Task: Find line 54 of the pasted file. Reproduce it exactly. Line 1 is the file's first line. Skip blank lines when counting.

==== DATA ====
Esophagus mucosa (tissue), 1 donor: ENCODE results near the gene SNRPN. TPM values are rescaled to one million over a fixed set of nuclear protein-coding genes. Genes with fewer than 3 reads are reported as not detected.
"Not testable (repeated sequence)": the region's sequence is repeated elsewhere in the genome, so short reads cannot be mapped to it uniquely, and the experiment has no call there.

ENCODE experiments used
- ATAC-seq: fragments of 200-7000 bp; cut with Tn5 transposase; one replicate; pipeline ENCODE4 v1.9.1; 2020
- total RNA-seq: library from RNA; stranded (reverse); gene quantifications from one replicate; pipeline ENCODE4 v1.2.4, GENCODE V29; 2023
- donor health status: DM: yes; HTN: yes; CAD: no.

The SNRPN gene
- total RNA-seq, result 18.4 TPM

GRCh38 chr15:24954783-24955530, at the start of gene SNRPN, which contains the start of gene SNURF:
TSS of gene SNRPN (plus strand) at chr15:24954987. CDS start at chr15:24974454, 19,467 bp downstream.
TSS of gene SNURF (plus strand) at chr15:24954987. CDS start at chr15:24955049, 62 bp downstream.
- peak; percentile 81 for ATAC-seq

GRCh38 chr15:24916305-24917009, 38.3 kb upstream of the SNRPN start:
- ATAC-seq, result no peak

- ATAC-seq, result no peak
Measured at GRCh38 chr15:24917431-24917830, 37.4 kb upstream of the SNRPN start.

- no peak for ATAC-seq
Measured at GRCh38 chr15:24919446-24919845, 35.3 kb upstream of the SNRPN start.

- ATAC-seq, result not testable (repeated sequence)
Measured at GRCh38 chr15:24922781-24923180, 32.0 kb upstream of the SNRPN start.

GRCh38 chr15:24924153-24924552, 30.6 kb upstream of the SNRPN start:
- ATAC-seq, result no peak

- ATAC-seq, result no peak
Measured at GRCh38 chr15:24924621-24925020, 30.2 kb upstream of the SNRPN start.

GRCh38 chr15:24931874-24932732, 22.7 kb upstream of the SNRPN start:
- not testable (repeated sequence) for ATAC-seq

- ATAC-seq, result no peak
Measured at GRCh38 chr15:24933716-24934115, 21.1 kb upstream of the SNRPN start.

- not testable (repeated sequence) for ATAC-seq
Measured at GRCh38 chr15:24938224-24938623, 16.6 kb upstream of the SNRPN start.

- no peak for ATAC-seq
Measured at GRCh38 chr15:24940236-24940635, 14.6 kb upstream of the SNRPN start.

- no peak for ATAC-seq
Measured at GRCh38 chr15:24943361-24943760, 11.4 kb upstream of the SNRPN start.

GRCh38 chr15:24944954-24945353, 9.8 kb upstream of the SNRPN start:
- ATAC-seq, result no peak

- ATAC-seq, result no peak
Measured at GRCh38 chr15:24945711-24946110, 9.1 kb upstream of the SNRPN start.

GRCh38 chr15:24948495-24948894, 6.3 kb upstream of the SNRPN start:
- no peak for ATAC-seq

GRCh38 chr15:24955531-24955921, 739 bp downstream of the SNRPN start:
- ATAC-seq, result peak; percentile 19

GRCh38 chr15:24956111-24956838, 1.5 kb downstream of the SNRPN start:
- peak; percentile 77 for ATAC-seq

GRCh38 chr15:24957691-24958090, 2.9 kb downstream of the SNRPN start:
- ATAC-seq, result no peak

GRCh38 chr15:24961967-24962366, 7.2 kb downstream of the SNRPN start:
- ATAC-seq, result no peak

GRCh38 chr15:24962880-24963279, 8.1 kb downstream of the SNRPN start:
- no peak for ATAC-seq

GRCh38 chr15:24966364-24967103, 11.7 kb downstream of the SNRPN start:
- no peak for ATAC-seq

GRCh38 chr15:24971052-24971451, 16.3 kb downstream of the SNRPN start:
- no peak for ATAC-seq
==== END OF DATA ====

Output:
- no peak for ATAC-seq